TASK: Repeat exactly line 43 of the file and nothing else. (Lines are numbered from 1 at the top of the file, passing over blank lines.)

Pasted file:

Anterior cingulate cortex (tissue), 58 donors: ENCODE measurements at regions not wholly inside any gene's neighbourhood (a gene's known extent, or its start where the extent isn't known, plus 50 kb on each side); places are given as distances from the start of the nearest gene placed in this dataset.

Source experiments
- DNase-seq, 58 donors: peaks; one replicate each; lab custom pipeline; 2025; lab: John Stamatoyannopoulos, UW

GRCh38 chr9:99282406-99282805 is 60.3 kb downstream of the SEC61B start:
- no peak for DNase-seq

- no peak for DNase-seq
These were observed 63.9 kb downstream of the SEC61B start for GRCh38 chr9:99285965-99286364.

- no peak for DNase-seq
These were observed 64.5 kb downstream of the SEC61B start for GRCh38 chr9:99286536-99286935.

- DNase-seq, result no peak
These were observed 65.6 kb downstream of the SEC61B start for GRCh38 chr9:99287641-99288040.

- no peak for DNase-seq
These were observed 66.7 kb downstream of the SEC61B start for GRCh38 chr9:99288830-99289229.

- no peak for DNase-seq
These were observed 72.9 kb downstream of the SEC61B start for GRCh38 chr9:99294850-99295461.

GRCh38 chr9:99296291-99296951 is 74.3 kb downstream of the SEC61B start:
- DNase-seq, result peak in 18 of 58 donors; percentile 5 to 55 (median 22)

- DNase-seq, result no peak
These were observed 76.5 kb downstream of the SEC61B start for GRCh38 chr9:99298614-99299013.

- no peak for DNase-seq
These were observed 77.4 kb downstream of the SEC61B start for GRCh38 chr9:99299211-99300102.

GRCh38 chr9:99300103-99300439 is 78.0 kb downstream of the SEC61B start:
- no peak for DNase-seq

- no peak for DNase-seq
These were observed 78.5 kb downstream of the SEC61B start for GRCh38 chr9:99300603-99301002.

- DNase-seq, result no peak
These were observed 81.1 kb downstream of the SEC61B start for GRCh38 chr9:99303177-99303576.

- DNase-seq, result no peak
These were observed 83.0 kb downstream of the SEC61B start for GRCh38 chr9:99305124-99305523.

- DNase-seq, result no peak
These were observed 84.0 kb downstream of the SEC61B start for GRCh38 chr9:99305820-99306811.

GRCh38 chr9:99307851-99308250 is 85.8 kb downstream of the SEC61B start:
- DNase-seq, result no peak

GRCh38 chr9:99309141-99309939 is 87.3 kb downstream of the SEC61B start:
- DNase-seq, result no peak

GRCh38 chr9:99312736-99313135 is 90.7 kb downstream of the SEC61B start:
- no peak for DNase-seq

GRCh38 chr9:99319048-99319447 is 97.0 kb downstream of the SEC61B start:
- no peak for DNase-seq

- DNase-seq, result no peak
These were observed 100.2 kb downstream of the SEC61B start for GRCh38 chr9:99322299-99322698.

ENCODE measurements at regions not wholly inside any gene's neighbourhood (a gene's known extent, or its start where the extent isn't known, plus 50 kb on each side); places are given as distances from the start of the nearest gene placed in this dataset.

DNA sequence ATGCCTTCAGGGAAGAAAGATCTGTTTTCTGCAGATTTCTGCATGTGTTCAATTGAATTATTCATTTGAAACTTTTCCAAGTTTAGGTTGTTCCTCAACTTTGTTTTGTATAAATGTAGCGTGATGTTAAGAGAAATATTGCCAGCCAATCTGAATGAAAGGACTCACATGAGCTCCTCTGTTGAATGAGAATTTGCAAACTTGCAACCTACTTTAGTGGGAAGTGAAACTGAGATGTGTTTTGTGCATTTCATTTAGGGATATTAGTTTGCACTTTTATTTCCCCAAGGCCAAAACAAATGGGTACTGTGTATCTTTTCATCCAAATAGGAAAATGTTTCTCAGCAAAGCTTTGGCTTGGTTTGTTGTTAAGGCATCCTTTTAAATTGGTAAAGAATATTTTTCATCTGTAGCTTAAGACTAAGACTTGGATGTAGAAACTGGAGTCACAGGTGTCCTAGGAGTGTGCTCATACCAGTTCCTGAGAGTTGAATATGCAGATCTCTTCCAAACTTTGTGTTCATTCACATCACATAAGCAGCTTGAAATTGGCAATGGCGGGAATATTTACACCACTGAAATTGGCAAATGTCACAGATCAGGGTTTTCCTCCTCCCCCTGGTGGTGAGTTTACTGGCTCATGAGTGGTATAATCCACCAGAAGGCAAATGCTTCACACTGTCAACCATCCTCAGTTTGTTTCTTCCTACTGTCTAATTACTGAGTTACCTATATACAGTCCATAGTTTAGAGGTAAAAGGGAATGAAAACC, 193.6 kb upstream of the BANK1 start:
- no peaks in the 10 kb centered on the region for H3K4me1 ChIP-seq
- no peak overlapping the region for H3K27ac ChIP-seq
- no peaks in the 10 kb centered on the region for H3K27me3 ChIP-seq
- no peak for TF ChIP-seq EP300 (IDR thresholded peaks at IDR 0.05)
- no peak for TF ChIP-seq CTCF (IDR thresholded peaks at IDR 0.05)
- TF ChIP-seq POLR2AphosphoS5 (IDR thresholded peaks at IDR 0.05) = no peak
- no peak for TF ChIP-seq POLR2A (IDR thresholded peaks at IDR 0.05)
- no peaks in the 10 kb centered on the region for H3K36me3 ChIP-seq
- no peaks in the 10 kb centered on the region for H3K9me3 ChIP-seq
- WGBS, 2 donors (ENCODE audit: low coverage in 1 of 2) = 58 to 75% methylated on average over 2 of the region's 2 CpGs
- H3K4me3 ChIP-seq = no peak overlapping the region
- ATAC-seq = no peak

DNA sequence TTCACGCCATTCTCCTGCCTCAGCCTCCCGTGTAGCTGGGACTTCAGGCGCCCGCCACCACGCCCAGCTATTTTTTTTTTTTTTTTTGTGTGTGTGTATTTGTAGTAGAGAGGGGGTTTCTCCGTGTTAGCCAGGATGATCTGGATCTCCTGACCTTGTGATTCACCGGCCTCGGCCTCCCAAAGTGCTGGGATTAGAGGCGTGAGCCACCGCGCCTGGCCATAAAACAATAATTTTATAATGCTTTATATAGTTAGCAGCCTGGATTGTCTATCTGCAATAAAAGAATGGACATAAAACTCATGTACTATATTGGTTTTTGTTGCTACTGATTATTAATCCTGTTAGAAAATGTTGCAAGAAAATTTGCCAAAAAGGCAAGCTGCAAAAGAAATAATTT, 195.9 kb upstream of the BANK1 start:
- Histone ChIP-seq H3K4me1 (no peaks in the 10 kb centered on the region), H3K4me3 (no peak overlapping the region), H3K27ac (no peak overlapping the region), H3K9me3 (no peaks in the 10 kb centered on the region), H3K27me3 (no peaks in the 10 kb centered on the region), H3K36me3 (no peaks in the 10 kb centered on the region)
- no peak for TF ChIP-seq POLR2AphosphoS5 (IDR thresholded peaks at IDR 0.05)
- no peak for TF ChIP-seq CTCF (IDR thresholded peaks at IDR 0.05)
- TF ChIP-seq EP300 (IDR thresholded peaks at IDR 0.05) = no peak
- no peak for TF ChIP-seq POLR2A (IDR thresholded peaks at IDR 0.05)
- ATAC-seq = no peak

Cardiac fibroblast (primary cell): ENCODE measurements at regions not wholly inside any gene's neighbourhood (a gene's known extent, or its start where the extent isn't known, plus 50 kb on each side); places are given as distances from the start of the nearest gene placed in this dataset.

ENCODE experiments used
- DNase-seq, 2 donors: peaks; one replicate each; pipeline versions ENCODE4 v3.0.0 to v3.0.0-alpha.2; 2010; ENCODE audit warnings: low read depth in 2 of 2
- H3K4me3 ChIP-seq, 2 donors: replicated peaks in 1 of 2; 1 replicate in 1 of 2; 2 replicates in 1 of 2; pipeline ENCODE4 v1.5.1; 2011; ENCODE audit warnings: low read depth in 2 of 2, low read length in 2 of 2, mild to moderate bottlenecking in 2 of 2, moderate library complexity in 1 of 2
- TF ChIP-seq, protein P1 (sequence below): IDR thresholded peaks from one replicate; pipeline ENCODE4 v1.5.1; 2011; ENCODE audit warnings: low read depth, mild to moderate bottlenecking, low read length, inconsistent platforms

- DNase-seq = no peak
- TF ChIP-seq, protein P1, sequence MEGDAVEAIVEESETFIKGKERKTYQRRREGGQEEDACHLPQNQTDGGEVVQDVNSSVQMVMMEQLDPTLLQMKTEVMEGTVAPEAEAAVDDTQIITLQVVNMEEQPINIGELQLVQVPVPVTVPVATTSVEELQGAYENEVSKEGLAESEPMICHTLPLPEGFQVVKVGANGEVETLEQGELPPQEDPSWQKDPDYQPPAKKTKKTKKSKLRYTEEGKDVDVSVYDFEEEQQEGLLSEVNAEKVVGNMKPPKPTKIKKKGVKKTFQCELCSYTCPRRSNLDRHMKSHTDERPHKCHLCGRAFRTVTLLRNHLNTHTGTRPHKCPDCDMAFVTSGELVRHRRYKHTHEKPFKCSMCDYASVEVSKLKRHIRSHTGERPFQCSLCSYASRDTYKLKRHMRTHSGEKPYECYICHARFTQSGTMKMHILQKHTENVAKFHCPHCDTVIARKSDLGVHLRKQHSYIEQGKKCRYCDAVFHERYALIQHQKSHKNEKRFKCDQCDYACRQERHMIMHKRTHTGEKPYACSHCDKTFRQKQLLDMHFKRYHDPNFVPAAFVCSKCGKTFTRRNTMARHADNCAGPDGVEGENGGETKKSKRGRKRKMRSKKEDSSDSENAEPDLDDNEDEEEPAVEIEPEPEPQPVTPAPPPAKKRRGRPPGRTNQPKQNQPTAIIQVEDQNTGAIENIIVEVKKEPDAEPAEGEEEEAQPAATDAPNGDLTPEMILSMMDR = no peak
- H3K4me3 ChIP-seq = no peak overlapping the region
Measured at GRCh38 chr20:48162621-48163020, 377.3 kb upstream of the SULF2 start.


DNA sequence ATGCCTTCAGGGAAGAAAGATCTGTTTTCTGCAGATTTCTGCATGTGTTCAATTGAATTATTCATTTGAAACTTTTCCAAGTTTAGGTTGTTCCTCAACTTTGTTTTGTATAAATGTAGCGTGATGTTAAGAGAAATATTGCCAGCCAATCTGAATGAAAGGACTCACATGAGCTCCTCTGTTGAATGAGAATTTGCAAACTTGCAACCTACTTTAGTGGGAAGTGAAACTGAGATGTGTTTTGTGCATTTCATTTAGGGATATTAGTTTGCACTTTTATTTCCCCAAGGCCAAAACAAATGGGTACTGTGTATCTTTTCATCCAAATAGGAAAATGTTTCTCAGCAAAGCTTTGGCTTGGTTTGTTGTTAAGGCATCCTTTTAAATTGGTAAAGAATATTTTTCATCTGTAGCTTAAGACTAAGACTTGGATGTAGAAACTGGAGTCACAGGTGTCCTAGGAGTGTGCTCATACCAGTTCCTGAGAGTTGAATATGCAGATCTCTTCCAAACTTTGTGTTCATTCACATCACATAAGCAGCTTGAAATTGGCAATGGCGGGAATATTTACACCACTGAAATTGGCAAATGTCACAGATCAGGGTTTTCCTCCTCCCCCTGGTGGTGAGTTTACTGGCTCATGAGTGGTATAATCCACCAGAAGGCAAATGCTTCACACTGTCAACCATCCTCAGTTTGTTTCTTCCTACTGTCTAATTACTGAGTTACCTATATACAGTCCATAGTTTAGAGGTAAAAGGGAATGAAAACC, 193.6 kb upstream of the BANK1 start: